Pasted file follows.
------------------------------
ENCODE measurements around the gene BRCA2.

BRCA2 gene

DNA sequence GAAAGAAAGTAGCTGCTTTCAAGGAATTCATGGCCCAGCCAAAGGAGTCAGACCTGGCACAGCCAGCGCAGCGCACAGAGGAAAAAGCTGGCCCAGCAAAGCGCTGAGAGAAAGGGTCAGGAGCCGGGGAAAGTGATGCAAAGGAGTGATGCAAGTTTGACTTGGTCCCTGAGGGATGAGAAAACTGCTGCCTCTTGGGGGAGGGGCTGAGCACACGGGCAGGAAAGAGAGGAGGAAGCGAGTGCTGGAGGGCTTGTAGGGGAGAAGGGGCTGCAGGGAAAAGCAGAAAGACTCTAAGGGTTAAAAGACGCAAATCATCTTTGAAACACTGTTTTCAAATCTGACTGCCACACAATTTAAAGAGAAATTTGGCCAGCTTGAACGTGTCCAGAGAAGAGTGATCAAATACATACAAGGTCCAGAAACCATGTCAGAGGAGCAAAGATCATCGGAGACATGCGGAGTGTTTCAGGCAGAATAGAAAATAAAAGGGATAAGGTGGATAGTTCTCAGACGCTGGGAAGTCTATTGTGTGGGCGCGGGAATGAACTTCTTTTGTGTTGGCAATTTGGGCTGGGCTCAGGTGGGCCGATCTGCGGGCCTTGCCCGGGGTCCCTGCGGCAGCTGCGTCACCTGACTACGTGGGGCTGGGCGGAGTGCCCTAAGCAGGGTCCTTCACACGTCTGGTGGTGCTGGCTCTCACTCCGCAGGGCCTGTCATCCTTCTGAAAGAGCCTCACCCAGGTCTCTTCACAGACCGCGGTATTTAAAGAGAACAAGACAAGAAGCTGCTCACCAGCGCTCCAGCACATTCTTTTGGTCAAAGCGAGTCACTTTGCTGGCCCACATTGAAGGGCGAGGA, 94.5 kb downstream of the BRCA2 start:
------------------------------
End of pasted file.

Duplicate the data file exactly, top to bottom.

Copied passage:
ENCODE measurements around the gene BRCA2.

BRCA2 gene

DNA sequence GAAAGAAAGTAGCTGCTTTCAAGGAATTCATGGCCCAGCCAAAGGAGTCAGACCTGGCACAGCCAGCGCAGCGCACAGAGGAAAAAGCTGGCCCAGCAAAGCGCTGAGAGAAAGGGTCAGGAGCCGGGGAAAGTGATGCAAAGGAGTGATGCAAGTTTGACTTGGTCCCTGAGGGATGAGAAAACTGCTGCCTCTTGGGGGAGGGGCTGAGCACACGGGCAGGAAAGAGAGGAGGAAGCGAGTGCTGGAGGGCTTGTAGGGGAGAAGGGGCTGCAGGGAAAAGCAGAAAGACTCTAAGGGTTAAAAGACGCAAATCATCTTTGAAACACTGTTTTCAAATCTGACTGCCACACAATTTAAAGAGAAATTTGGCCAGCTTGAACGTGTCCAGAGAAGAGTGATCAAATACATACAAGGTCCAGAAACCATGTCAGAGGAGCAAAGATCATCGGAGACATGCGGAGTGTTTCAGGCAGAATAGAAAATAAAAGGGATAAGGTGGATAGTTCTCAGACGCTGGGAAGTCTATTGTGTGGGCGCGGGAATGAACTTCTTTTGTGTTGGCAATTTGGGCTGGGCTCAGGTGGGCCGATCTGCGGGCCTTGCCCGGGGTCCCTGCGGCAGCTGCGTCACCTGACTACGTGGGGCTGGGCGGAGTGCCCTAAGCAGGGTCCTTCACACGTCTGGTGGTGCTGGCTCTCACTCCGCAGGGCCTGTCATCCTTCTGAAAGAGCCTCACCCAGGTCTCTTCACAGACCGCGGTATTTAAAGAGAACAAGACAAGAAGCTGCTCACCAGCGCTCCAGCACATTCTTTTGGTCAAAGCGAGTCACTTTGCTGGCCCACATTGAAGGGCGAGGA, 94.5 kb downstream of the BRCA2 start: